The US state of Michigan epitomises the pros and cons of the shifting tides within the auto industry. While its largest city, Detroit, is synonymous with the 20th century decline of America’s motor industry, Michigan accounted for about a fifth of US vehicle production in 2021, and has recently secured major electric vehicle (EV) and battery investments.
In March 2022, South Korean battery maker LG Energy Solution (LGES) pledged to invest $1.7bn to increase capacity five-fold at its plant in Holland, Michigan. A few months prior, Detroit-based automaker General Motors (GM) had announced $7bn of EV investment across the state, including a new battery plant in Lansing as part of its joint venture with LGES called Ultium Cells.
Quentin Messer Jr., the CEO of Michigan Economic Development Corporation, the state’s development agency, sat down with fDi to discuss LGES’s expansion project and how to manage supply chain disruption.
Q: What did it take to secure LGES’s battery plant expansion project?
A: We are always desirous of being in contact with companies who are already here in Michigan. When I came on board in July 2021, we were already knee-deep in conversations with our partners at LGES about their growth plans and aspirations.
It was a competitive process. LGES had other options, and people were coming after them aggressively. We had the opportunity, but had to be creative in providing them with the type of investment package that helps them de-risk. In order for LGES to meet the demand for their EV batteries, there was going to be a set of years where there would be nothing but cash outlay and no revenue. We were grateful to get to a solution to secure that opportunity.
Q: The Michigan Strategic Fund offered an incentive package worth about $189m for LGES’s project. How will you ensure value for this public money?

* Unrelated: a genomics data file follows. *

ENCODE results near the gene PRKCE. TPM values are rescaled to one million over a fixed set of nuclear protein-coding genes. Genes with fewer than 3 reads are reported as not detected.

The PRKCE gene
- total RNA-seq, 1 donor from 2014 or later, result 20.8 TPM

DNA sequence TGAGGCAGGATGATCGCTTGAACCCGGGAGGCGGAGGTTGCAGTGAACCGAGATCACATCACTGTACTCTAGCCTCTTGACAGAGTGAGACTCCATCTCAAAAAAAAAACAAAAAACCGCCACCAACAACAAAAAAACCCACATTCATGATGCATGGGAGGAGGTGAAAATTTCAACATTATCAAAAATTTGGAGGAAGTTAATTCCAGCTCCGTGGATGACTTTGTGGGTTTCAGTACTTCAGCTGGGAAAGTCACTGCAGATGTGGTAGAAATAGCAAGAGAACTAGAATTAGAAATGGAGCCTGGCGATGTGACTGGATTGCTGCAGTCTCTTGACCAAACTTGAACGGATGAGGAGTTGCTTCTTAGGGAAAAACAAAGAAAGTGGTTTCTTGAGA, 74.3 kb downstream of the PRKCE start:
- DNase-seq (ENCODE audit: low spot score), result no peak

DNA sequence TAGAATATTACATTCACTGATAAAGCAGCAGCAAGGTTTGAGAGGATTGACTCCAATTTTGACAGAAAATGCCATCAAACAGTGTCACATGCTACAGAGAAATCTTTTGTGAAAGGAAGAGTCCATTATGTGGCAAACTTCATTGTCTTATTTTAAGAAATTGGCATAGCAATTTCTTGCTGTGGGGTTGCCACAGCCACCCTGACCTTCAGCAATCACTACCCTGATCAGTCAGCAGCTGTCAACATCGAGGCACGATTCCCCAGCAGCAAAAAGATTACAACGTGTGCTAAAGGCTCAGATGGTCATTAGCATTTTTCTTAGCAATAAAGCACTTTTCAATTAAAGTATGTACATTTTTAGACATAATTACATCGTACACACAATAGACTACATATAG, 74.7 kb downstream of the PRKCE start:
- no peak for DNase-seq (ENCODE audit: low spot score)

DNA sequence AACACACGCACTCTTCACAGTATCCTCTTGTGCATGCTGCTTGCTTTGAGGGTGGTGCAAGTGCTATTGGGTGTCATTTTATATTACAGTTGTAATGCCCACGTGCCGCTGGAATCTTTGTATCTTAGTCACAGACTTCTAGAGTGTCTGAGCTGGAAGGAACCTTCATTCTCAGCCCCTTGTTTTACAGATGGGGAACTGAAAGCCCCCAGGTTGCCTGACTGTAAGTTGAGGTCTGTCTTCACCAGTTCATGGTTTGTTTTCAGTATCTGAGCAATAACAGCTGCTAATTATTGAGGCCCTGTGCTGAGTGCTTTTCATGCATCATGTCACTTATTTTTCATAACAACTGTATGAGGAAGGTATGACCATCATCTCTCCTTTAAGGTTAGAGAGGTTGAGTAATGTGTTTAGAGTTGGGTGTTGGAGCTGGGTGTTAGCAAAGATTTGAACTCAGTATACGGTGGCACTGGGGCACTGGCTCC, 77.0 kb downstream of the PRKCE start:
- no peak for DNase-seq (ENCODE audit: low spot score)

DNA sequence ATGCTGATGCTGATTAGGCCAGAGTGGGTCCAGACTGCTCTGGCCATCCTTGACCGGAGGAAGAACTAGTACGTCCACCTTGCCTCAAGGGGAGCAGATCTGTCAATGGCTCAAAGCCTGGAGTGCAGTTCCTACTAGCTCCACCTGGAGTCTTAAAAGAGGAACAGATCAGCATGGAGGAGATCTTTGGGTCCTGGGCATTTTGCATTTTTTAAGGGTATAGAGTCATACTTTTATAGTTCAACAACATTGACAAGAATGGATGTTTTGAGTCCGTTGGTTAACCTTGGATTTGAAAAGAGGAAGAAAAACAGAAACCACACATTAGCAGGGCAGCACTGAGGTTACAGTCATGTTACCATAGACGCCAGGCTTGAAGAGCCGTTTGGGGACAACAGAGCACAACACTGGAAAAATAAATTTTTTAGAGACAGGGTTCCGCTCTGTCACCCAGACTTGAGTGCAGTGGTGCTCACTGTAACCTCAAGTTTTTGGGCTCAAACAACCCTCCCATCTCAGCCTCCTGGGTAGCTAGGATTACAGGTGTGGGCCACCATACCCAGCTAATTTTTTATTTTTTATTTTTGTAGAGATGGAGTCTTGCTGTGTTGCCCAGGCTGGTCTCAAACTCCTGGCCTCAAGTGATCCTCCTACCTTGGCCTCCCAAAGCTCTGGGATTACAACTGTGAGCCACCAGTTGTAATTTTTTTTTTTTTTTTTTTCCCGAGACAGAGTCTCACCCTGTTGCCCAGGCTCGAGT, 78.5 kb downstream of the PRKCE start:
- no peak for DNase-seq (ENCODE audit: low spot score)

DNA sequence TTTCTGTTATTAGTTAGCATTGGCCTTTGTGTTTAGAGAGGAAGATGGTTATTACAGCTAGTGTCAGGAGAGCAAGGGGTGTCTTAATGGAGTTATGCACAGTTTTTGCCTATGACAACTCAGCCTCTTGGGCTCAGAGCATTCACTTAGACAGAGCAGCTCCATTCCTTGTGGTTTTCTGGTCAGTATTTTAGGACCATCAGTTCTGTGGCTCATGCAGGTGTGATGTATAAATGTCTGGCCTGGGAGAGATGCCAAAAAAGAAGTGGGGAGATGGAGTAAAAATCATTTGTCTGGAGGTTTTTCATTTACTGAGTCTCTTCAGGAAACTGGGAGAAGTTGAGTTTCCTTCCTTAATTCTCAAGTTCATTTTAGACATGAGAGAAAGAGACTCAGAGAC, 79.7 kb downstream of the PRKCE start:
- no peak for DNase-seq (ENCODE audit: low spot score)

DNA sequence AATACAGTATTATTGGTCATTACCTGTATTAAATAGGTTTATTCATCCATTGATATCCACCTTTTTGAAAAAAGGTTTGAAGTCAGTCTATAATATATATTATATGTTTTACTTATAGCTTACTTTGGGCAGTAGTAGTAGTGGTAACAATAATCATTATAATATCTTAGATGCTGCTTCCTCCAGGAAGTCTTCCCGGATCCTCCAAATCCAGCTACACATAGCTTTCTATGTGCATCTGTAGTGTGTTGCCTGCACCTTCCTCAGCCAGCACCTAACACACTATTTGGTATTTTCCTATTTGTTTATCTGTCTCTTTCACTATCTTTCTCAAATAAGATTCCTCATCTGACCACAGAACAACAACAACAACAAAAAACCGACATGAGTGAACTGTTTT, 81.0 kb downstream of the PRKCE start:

A: Before there’s a disbursement, there are performance milestones that have to be achieved. Once that incentive is given, there’s a whole monitoring process to ensure that the company is delivering what they said they would. If they do not, and are unable to cure and correct after reasonable time, there’s a clawback. We take seriously the need to be responsible stewards of public dollars here in Michigan.
The reality of it is there are so many different things that go into a business and location decision. These include proximity to talent and customers, familiarity with geography and receptivity to foreign companies. Michigan has done this for a generation and I think that global familiarity was very comforting to LGES.
Q: In February 2022, there was a six-day blockade on the Ambassador Bridge connecting Detroit with Windsor in Canada. How can economic developers address supply chain bottlenecks like this?
A: The Ambassador Bridge that connects Detroit to Windsor, is the most active commercial border crossing in North America. When there was a blockade on the Canadian side, we saw the disproportionate impact of that, including the idling of production facilities which couldn’t get parts. But due to Michigan’s proximity, we were able to mitigate the impact a little bit more than folks further away from Canada.
Economic developers should try to control those things that are within their control; leverage relationships with elected officials and others. Part of our job is to be a coach, an educator and a polite agitator for change. In that particular situation, our governor, our elected officials at the state level and our federal delegation were absolutely locked in. They understood the critical importance of the bridge to our companies and employment.
Q: Can economic developers do anything to assist their local auto companies sourcing the materials they need, such as battery grade metals?
A: It is not fully within our ambit to control these things. One of Michigan’s important teammates in economic development is our research community. Research by one of our great universities focused on material sciences or recycling of batteries, as well as the technologies that spin out from that research, allows us to potentially become much more competitive from a sourcing perspective.
Quentin Messer Jr. is the CEO of Michigan Economic Development Corporation, an agency which promotes local business and economic activity across the Midwestern state.